Alabama author signs copies of debut novel “Pale Blue Light”

Tucker signed copies of his debut novel "Pale Blue Light" at a Shelby County Arts Council event March 6.

Tucker signed copies of his debut novel “Pale Blue Light” at a Shelby County Arts Council event March 6.

By GINNY COOPER / Staff Writer

COLUMBIANA—Alabama author Skip Tucker held the audience at rapt attention with tales of the Civil War during the “Eat. Drink. Read. with Skip Tucker” event, organized by the Shelby County Arts Council on March 6.

Tucker spoke about his recent novel, “Pale Blue Light,” an espionage thriller set during the Civil War, which was released to great critical reviews.

In the novel, protagonist Rabe Canon, a fictional spy, begins to suspect foul play after Stonewall Jackson suffers a fatal wound at he Battle of Chancellorsville. Canon then begins a cross-country journey to discover the truth behind Jackson’s death.

It was Tucker’s interest in the “recent unpleasantness,” his favorite term for the Civil War, which fueled the concept for the book.

“I read everything about Stonewall Jackson I could put my hands on, and they say ‘write about what you know,’” Tucker explained.

Tucker describes Jackson as the “embodiment of honor, chivalry and courage,” but also points out his eccentricities, such as his penchant for eating lemons at all times of the day, his belief that his organs were out of balance and his theory that eating pepper made his left leg go numb.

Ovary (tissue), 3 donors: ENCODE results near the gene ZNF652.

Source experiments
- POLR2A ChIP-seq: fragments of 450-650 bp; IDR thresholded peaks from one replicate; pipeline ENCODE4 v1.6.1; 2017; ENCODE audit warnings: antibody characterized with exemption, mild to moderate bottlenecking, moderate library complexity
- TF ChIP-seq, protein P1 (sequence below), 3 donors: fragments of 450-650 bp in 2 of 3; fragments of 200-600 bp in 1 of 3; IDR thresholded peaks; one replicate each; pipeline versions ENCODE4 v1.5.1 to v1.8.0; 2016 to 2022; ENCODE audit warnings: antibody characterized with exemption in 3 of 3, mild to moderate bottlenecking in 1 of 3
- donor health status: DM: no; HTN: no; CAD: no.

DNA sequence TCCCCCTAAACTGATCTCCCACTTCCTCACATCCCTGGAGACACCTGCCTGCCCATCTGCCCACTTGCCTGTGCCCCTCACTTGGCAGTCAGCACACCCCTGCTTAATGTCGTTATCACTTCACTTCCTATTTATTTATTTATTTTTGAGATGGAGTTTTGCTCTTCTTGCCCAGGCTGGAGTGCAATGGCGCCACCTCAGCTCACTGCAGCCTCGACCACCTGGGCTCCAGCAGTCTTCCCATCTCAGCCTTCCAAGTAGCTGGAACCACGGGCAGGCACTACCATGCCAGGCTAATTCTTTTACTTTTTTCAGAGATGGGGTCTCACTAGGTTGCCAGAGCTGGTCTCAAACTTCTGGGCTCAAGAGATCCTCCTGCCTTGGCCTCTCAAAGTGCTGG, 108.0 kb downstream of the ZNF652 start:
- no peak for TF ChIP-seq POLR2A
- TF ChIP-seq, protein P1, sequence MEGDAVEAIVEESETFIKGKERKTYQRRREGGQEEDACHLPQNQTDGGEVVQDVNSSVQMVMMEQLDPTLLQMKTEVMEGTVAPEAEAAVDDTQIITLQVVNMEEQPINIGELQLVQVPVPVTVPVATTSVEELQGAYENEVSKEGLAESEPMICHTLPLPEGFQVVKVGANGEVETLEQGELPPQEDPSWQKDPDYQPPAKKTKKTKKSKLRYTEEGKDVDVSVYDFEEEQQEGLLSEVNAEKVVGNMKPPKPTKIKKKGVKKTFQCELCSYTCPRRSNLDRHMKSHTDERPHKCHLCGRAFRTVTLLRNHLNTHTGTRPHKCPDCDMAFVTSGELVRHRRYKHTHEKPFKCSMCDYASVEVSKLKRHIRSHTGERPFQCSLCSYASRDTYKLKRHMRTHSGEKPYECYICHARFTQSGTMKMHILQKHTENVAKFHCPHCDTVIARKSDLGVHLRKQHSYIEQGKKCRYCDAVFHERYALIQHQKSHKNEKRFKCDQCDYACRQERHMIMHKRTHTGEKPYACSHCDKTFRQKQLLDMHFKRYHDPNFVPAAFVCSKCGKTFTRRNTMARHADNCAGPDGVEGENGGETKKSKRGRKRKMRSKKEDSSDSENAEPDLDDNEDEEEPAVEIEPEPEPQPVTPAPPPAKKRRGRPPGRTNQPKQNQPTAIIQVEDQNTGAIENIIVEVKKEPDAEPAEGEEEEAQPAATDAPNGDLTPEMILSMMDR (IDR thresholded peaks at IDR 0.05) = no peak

Though the book is classified as historical fiction, Tucker stressed the historical accuracy of the novel.

“The book is historically authentic up until Jackson is wounded. I took pains to make sure that every ‘I’ is dotted and every ‘T’ is crossed with authenticity,” he said, citing period newspapers and eyewitness accounts as some of the material he used to ensure the historical accuracy.

Tucker said the idea Jackson’s death may have been an assassination came after reading many books about the general.

“In my mind, there’s a very small chance Stonewall Jackson was assassinated,” Tucker said.

Though Tucker says the chance is miniscule, the idea sent him into a writing frenzy, and he wrote for 12 to 14 hours a day until the first draft was complete, which took approximately six weeks.

“Pale Blue Light,” Tucker’s first novel, has incited rave critical reviews.

“If anyone could write a murder mystery into the Civil War, complete with a sexy spy worth of a James Bond novel, Skip Tucker is the one. His story has more plot twists than a Smoky Mountains road has curves,” wrote Lane Lambert, a reporter for the Patriot Ledger.

Tucker recently completed the first draft of his second novel, “Bloody Blue Moon,” a private-eye thriller set in modern-day New Orleans, and he has no plans to stop writing. Tucker said he plans to continue writing “as long as I can pull myself up to the keyboard.”

“Pale Blue Light” is available in paperback, hardback and ebook from NewSouth Books, Amazon, and many local bookstores.